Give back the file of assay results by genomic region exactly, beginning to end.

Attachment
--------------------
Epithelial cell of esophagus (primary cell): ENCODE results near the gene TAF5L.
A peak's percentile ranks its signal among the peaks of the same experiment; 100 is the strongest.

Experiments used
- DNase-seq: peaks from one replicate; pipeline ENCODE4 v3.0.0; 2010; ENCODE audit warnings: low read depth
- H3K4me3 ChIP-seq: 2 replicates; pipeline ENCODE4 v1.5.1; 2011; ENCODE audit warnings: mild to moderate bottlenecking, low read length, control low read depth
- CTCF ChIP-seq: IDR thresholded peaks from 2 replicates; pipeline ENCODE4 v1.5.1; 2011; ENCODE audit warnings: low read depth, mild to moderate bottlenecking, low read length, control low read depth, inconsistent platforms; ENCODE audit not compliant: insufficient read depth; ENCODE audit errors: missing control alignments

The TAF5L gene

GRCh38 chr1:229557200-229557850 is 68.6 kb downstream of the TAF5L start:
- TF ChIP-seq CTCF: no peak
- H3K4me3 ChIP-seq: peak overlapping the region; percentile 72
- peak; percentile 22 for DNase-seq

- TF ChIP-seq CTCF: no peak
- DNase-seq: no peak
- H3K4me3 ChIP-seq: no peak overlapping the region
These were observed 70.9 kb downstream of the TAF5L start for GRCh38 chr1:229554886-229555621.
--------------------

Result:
Epithelial cell of esophagus (primary cell): ENCODE results near the gene TAF5L.
A peak's percentile ranks its signal among the peaks of the same experiment; 100 is the strongest.

Experiments used
- DNase-seq: peaks from one replicate; pipeline ENCODE4 v3.0.0; 2010; ENCODE audit warnings: low read depth
- H3K4me3 ChIP-seq: 2 replicates; pipeline ENCODE4 v1.5.1; 2011; ENCODE audit warnings: mild to moderate bottlenecking, low read length, control low read depth
- CTCF ChIP-seq: IDR thresholded peaks from 2 replicates; pipeline ENCODE4 v1.5.1; 2011; ENCODE audit warnings: low read depth, mild to moderate bottlenecking, low read length, control low read depth, inconsistent platforms; ENCODE audit not compliant: insufficient read depth; ENCODE audit errors: missing control alignments

The TAF5L gene

GRCh38 chr1:229557200-229557850 is 68.6 kb downstream of the TAF5L start:
- TF ChIP-seq CTCF: no peak
- H3K4me3 ChIP-seq: peak overlapping the region; percentile 72
- peak; percentile 22 for DNase-seq

- TF ChIP-seq CTCF: no peak
- DNase-seq: no peak
- H3K4me3 ChIP-seq: no peak overlapping the region
These were observed 70.9 kb downstream of the TAF5L start for GRCh38 chr1:229554886-229555621.